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what brand sewing machine for my needs?

misgogive | Posted in Equipment and Supplies on

After ten years away from sewing.. have relocated to my tiny cottage.. not much room. Am ready to do home decorating projects and some alterations.. Pillows,  easy covers for chairs, simple window coverings and alterations. Perhaps now and then an article of clothing.. Would like to have a ruffle making capability, ease of changing bobbin and needle, and light weight for liftability. (Will be  often). Learned to sew on a Singer in the .. well never mind when… used a Riccar for awhile.. Prefer availability of needles and parts. ..and easy to clean and oil. Thank you.. Will be waiting for your advice.. BUDGET is important…

Replies

  1. MegVT | | #1

    Welcome home to sewing!  If you have access to a good sewing machine shop, why not test drive used machines?  And if the price isn't right, then you could shop on ebay.

    I've got a Pfaff (model 1222E) built in 1980, which, I'm told, is preferred by seamstresses.  It's got the integrated dual feed (walking-foot) and is a work horse.  It's not the lightest weight thing around - but you may need to sacrifice a few pounds for features you really like.  I've stitched silk blouse fabrics as well as cotton duck, denim, and upholstery fabrics on this fantastic machine.

    Happy machine hunting!

    Meg

  2. Kiley | | #2

    I also have a Pfaff. Mine is a mechanical Select model with the dual feed. I suggest to test drive a Pfaff with the dual feed before you make your purchase of a machine. It sews on all types of fabric and is a very comfortable machine to use. I also have a computerized (Janome) Kenmore machine for the many stitches and features it offers. Janome machines are also work horses. I would look at the many nice models offered by both Viking and Bernina. Speed control, needle threader and up/down needle feature and stitch editing are some of the nicer features on newer machines. With the test driving of the models you will know when you bond with a machine. I hope you find a machine you love since you will be spending much time together. 

  3. ixs | | #3

    I'm a young junior senior, 40+ years serious amateur seamstress.

    I own a treadle sewing machine (1881) that works, older Singer, mechanical Pfaff, and Bernina that embroiders.

    Besides the machine you use, your quality of sewing is heavily influenced by the quality and type of needles and thread you use.   I would advise not to skimp on those choices. 

    A used machine sounds like a wonderful idea. 

    1. misgogive | | #4

      Thanks all.. sounds like Pfaff is good. Oh how I envy those with proximity to retail.. well only for a minute. What about the Brother and the Singer sold at Walmart.. do thay have a ruffle attachment that is any good. Otherwise we are looking at a five hour drive.

      1. ixs | | #5

        I think where you buy a machine is dependent on how you do things; are you willing to try something new, etc.?  Don't know much about the machines sold at Walmart, but my friend bought an entry-level Janome and is doing fine for now.   Have you thought about how you would have a WalMart machine serviced?  That might be important.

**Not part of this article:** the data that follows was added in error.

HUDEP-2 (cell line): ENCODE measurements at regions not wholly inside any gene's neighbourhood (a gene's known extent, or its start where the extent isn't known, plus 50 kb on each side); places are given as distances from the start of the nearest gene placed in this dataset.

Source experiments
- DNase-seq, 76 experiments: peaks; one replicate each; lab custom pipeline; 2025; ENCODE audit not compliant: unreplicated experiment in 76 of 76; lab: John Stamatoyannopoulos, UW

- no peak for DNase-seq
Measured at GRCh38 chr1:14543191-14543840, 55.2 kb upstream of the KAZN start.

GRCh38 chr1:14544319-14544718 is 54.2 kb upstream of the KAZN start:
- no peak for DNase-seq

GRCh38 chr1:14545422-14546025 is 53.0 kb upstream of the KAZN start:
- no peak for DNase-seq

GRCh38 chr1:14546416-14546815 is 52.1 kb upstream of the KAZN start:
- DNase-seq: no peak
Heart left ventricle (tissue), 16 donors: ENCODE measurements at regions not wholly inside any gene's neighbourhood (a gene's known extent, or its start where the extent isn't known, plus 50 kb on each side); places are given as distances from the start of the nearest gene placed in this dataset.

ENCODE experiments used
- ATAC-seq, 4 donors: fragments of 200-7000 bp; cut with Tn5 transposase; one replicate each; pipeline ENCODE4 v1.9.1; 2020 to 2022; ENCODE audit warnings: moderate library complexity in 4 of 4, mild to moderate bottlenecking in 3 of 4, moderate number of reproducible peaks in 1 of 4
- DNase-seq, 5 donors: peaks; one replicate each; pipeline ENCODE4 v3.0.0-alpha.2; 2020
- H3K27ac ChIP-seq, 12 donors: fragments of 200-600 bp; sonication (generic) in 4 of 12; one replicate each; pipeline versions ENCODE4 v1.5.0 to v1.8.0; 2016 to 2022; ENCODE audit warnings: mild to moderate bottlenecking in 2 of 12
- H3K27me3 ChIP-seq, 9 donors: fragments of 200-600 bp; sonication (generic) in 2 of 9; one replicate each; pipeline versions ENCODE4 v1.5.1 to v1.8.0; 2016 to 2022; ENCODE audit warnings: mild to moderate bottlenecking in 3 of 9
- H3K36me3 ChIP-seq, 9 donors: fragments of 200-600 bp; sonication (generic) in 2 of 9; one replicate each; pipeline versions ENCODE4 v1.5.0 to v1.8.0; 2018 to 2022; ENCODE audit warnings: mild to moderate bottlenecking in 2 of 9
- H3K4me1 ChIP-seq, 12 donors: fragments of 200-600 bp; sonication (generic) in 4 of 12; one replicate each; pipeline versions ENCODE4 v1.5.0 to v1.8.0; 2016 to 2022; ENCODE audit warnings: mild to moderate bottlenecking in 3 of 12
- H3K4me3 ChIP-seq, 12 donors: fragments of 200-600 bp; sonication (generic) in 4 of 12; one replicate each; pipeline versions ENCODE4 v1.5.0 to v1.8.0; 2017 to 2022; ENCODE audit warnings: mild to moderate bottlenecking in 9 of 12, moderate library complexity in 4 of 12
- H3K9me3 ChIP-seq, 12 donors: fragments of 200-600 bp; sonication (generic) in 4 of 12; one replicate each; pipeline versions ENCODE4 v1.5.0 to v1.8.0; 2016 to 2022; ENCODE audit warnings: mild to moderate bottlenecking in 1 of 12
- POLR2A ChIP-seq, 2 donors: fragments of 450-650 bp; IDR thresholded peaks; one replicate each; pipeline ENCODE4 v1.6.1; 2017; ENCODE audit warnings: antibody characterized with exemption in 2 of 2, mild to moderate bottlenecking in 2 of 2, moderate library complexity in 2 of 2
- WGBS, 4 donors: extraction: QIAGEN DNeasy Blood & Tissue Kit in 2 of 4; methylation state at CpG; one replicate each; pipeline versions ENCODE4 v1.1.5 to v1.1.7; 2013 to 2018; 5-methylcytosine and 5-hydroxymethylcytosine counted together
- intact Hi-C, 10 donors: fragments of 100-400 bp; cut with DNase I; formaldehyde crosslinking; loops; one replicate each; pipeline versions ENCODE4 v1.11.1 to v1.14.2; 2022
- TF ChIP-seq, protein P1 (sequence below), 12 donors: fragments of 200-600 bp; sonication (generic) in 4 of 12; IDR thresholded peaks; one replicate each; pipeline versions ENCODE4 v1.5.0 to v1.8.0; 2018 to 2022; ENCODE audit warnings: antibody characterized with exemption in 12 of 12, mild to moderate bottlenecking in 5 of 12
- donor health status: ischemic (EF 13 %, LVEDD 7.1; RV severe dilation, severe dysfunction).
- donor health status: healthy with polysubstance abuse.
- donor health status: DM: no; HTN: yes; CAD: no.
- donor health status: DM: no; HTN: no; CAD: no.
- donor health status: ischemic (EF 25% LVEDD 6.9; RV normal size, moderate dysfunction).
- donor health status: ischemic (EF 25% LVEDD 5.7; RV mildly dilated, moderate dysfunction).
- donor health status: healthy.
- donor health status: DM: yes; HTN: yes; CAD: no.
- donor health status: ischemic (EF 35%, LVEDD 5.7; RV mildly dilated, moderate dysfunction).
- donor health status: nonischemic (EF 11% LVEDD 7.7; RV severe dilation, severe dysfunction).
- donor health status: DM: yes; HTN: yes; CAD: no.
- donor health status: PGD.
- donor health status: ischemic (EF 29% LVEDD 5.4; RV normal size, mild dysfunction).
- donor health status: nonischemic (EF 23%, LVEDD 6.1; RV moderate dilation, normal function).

Have you thought about a used machine?  Perhaps at a yard sale.  My niece has refurbished two old machines by herself she got that belonged to her great grandmother.   Although they only straight stitch, that is still the most important stitch, and she has been very successful sewing. 

        Good luck.  And write if you have any more questions; happy to help.  

        1. misgogive | | #6

          TY! Wish I had never disposed of my machine when I moved to my lake cottage. Oh well.. I DO love it here

        2. SewSimple | | #7

          I agree that where you will have it serviced is important!! Many problems encountered with sewing machines are due to improper threading or the bobbin being improperly put in. Even the entry level machines sold at Walmart will be reliable if you know how to thread them properly. The difference in the entry level machines and the more expensive (whether mechanical or computerized) is the quality of the parts -- which makes for a smoother running machine. The Kenmore (Janome) entry level machines are ok and will be reliable, but the middle to upper end mechanical ones will run smoother. The computerized (but not embroidery machines) have many stitches and are great to sew on because they do not need to be oiled for 5 years!! (drawback, you will need to take it in to be oiled after 5 years)  YOu still need to clean out the dust and lint in the bobbin case regularly, but with auto tension features and no oiling that's about the only thing you need to do!!

          Have fun!!

  4. jandheurle | | #8

    I suggest that you take a small project to your dealer and work on it right there in the store. Try the same item on different machines and see which one you like best. I have a New Home and Pfaff and I find, myself, the drop-in bobbin to be much preferable, but I suppose that is what I was more used to before I bought the Pfaff. Each machine has features that are desirable, the rub is that no one machine has them all. I guess that is why so many of us have so many different machines. Since I have two, I keep them both up and running at the same time and use them both on a single garment for whatever I consider to be their best features. Take your time and read reviews. Jan

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